Relative Deprivation and Social Movements: A Critical Look at Twenty Years of Theory and Research*


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    The authors thank the following persons for their critical comments on several earlier versions of this paper: E. L. Quarantelli, Bill Roy, and Patrick J. Gurney. We also express appreciation to the anonymous reviewers whose comments were helpful in refining several sections of the paper. Joan Neff Gurney's address is Department of Sociology, University of Richmond, Virginia 23173.


The relative deprivation perspective was widely employed in the social movement literature of the late 1960s and early 1970s. In spite of the growing popularity of some newer approaches which criticize the relative deprivation perspective (resource mobilization or resource management perspectives), there have been no attempts to analyze and evaluate the relative deprivation perspective in any systematic fashion.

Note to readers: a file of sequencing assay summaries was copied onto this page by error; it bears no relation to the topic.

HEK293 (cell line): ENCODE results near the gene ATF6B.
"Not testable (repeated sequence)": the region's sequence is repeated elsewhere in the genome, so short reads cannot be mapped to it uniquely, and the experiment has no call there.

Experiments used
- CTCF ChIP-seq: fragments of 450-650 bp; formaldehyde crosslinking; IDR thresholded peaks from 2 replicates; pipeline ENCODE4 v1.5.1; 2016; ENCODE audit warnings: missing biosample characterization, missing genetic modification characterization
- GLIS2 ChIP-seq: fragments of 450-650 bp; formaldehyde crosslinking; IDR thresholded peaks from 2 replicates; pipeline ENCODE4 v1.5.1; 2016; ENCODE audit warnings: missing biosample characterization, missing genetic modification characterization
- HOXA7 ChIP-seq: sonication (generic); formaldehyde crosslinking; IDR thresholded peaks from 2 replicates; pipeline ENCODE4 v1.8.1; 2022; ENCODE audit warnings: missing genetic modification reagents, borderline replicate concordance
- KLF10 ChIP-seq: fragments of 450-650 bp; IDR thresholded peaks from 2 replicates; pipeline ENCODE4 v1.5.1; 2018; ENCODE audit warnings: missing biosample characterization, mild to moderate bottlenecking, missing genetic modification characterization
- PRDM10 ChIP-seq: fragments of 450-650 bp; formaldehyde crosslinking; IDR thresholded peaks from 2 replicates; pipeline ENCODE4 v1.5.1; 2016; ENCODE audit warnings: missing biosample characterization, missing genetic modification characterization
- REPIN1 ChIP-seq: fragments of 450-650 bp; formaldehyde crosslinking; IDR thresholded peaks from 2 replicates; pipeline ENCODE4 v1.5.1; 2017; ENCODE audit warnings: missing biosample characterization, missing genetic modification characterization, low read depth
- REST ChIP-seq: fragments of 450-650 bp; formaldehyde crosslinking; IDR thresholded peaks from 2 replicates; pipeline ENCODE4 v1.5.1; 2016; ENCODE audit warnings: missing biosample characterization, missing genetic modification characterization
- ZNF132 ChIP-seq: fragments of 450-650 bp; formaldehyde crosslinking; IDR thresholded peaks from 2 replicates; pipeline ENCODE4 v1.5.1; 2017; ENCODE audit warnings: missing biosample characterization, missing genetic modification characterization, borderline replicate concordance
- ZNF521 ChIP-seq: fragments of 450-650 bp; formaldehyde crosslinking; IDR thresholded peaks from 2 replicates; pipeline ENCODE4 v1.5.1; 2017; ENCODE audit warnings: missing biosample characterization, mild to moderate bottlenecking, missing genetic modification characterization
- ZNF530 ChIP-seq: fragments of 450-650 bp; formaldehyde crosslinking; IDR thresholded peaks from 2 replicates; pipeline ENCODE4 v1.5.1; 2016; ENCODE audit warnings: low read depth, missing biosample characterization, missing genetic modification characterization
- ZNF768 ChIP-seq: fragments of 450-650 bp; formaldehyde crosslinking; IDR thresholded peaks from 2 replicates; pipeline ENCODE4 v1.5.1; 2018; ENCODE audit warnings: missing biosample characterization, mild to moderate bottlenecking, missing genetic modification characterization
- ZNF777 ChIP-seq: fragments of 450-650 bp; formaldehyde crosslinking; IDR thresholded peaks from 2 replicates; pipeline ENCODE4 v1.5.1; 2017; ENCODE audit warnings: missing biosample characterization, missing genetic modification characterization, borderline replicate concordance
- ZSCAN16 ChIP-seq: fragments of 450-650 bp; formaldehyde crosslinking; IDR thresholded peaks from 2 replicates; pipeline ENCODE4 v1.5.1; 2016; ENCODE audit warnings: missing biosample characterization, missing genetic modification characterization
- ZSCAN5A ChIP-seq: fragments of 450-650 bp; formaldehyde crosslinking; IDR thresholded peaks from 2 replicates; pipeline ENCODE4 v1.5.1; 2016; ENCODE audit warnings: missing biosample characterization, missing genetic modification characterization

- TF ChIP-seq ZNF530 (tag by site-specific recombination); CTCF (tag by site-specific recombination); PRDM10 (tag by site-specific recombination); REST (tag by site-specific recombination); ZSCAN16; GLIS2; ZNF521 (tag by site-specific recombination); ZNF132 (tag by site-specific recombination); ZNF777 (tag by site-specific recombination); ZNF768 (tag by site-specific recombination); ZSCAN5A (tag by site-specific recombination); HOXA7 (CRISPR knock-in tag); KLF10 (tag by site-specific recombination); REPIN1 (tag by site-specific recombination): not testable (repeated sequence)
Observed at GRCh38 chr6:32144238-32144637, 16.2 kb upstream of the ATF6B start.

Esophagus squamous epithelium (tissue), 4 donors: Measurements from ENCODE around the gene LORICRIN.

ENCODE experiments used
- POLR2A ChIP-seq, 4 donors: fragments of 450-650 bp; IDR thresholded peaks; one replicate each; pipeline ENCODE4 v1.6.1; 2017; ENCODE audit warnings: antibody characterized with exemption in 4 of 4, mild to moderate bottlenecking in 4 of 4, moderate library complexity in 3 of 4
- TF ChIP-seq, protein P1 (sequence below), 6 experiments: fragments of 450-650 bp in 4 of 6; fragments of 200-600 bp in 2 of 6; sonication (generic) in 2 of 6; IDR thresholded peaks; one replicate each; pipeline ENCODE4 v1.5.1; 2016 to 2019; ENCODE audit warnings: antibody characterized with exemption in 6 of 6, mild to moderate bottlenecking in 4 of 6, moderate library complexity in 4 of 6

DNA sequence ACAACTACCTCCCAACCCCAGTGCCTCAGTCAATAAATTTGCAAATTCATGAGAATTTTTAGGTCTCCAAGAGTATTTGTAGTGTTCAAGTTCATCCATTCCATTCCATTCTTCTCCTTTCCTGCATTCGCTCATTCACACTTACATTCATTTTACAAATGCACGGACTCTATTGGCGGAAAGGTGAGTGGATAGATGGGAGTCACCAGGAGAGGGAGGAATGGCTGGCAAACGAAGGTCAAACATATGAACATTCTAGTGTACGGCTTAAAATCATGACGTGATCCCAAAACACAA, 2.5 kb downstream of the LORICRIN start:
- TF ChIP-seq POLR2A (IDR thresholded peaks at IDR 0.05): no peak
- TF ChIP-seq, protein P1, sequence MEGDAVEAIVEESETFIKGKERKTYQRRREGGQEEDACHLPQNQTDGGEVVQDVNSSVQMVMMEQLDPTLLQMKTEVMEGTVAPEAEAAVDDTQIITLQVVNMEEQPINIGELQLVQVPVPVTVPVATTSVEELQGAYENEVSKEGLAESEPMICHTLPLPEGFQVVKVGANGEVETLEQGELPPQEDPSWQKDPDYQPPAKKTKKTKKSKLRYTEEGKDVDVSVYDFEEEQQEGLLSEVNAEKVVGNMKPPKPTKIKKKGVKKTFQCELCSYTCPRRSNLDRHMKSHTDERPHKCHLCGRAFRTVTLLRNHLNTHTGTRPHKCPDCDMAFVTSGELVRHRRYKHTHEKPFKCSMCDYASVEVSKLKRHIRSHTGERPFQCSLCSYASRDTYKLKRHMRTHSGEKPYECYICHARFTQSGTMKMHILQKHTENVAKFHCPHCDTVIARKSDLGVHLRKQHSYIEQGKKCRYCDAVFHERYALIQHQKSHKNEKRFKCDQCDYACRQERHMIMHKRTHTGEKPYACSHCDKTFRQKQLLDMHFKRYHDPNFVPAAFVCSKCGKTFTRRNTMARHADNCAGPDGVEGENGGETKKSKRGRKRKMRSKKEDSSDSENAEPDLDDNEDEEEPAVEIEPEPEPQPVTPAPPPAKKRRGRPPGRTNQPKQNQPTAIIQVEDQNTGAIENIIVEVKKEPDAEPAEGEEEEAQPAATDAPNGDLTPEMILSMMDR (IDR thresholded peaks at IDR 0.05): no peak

The purpose of this paper is to review some of the “classic” relative deprivation literature in order to critically assess the perspective on the basis of its theoretical coherence and clarity and its empirical validity. The general conclusion reached is that while the relative deprivation perspective was an advance over earlier approaches which viewed social movements as resulting from the expression of irrational impulses, the relative deprivation perspective is itself affected by too many serious conceptual, theoretical, and empirical weaknesses to be useful in accounting for the emergence and development of social movements.